There are many different types of brand strategies that vary based on target audiences, marketing campaigns, and budgets. A well-received brand strategy has the potential to build brand equity and solidify its place as an established brand. Some companies employ multiple strategies to increase the odds of a successful campaign.
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A well-established company will often use the weight of its own name brand to extend to its products. Most often, a company with large name brand recognition can be recognized by its logo, slogan, or colors. Companies such as Coca-Cola, Starbucks, Apple, and Mercedez-Benz are all iconic while featuring multiple subsidiary products featured under the company name.
Sometimes a larger company may produce products that carry their own weight independent of the parent company. This strategy involves establishing the brand as a unique identity that is easily recognizable. General Mills, for example, distributes Cheerios, Chex, Cinnamon Toast Crunch, Kix, Total, Trix, and more—and that’s just the cereal division. The company also distributes other major brands from every food group.
Ambiguous marketing can often go above the actual product itself in the case of attitude branding. These brands all use strategies that bring to life personality and a customized experience with products and services. NCAA, Nike, and the New York Yankees made Forbes list of “The World’s Most Valuable Sports Brands 2015,” and are automatically associated with a certain style. Other brands, such as Apple and Ed Hardy, also reflect a customer’s self-expression.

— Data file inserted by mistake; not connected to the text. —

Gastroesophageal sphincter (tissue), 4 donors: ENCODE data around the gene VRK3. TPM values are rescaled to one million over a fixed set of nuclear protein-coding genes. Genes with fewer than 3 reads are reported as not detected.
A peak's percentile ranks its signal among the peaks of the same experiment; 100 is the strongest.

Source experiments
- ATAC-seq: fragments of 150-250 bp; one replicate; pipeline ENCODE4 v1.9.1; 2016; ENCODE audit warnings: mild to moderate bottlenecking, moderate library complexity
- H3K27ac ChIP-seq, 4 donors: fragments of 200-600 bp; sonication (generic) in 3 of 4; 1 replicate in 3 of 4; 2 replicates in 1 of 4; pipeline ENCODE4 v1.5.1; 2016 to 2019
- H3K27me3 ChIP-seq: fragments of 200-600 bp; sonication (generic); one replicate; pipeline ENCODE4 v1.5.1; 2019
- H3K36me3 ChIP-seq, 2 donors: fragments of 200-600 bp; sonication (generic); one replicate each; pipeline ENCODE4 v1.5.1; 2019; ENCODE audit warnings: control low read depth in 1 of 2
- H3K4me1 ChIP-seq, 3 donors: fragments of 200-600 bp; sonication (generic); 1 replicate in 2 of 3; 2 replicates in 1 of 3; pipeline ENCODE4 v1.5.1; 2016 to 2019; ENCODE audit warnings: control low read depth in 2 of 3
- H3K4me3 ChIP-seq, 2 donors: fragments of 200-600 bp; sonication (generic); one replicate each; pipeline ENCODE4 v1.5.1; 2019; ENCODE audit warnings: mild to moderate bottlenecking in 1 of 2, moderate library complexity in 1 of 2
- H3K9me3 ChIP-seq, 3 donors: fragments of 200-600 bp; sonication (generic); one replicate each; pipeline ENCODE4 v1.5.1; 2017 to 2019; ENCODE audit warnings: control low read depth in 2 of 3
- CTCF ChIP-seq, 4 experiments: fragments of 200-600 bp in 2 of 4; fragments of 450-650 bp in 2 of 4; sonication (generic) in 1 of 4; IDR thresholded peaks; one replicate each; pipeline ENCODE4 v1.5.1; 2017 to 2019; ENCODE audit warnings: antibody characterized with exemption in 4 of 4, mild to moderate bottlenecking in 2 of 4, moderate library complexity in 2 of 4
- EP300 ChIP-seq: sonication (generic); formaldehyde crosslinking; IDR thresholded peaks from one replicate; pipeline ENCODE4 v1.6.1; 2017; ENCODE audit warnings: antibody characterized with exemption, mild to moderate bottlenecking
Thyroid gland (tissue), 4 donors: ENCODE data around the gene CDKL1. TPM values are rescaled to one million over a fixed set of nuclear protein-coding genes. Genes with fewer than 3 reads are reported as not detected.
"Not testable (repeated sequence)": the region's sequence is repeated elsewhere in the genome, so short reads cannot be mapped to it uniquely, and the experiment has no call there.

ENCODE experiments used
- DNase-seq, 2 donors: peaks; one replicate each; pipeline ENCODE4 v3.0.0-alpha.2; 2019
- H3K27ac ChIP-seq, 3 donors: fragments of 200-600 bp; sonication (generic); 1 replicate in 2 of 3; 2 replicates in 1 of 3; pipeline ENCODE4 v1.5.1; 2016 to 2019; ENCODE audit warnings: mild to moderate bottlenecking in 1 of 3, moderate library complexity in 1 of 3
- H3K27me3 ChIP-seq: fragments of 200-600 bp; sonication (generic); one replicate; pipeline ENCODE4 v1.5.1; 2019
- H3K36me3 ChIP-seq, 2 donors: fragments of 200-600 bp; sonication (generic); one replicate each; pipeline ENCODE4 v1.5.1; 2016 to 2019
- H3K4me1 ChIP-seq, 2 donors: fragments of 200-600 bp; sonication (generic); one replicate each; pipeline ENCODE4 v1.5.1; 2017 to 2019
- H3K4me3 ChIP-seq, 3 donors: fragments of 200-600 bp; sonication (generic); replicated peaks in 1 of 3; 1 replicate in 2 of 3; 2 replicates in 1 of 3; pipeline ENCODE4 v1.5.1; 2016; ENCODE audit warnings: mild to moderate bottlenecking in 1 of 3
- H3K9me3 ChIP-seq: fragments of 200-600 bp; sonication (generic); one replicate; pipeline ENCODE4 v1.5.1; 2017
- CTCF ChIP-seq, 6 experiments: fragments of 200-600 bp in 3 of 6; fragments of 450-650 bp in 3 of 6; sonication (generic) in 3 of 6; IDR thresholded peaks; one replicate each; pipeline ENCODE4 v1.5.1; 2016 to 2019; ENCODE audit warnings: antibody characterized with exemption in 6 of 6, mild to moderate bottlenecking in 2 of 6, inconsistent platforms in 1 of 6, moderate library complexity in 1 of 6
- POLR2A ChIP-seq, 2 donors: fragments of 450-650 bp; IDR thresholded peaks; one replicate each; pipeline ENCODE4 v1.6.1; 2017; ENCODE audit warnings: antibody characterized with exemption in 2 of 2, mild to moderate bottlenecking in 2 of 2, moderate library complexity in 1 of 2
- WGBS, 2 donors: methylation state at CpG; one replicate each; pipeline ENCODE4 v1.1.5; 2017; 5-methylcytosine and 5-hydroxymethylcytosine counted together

A minimalist approach can speak volumes. No-brand products are often simple and generic in design. The most successful company to establish this marketing method is the Japanese company, Muji, which simply translates to “no label.”
Brand extension occurs when one of your flagship brands ventures into a new market. Say you have a shoe company that is now making jackets, athletic wear, and fragrances. The brand name carries its own identity to your product mix.
Store brands—or private labels—have become popular at supermarkets. Retail chains such as Kroger, Food Lion, and Wal-Mart can produce cost-effective brands to compete with larger retailers.
These brands are outsourced to the public for brand creation, which allows customers the chance to be involved in the naming process, and effectively drives up personal interest in a product.